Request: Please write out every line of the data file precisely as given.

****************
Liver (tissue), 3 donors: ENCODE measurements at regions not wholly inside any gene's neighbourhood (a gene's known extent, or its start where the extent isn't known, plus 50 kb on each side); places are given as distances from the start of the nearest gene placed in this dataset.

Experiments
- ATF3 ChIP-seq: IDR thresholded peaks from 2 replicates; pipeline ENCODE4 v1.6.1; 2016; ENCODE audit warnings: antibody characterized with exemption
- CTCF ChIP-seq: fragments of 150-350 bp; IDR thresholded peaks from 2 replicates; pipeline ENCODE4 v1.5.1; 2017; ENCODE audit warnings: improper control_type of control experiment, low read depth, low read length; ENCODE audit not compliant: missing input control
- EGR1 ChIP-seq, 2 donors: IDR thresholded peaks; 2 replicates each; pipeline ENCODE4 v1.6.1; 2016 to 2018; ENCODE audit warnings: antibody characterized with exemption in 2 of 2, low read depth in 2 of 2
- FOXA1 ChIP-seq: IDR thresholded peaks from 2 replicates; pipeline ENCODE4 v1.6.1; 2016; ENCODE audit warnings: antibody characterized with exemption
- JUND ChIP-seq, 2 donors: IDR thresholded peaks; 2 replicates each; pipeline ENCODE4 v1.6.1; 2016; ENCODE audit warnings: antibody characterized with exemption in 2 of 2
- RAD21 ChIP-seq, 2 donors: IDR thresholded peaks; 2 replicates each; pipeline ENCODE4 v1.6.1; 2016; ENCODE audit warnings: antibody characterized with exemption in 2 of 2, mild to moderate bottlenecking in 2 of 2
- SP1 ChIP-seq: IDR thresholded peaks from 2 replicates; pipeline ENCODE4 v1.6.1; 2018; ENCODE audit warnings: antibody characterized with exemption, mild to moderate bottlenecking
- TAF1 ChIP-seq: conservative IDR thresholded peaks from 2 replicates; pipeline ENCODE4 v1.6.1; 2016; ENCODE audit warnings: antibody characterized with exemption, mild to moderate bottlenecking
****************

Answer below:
Liver (tissue), 3 donors: ENCODE measurements at regions not wholly inside any gene's neighbourhood (a gene's known extent, or its start where the extent isn't known, plus 50 kb on each side); places are given as distances from the start of the nearest gene placed in this dataset.

Experiments
- ATF3 ChIP-seq: IDR thresholded peaks from 2 replicates; pipeline ENCODE4 v1.6.1; 2016; ENCODE audit warnings: antibody characterized with exemption
- CTCF ChIP-seq: fragments of 150-350 bp; IDR thresholded peaks from 2 replicates; pipeline ENCODE4 v1.5.1; 2017; ENCODE audit warnings: improper control_type of control experiment, low read depth, low read length; ENCODE audit not compliant: missing input control
- EGR1 ChIP-seq, 2 donors: IDR thresholded peaks; 2 replicates each; pipeline ENCODE4 v1.6.1; 2016 to 2018; ENCODE audit warnings: antibody characterized with exemption in 2 of 2, low read depth in 2 of 2
- FOXA1 ChIP-seq: IDR thresholded peaks from 2 replicates; pipeline ENCODE4 v1.6.1; 2016; ENCODE audit warnings: antibody characterized with exemption
- JUND ChIP-seq, 2 donors: IDR thresholded peaks; 2 replicates each; pipeline ENCODE4 v1.6.1; 2016; ENCODE audit warnings: antibody characterized with exemption in 2 of 2
- RAD21 ChIP-seq, 2 donors: IDR thresholded peaks; 2 replicates each; pipeline ENCODE4 v1.6.1; 2016; ENCODE audit warnings: antibody characterized with exemption in 2 of 2, mild to moderate bottlenecking in 2 of 2
- SP1 ChIP-seq: IDR thresholded peaks from 2 replicates; pipeline ENCODE4 v1.6.1; 2018; ENCODE audit warnings: antibody characterized with exemption, mild to moderate bottlenecking
- TAF1 ChIP-seq: conservative IDR thresholded peaks from 2 replicates; pipeline ENCODE4 v1.6.1; 2016; ENCODE audit warnings: antibody characterized with exemption, mild to moderate bottlenecking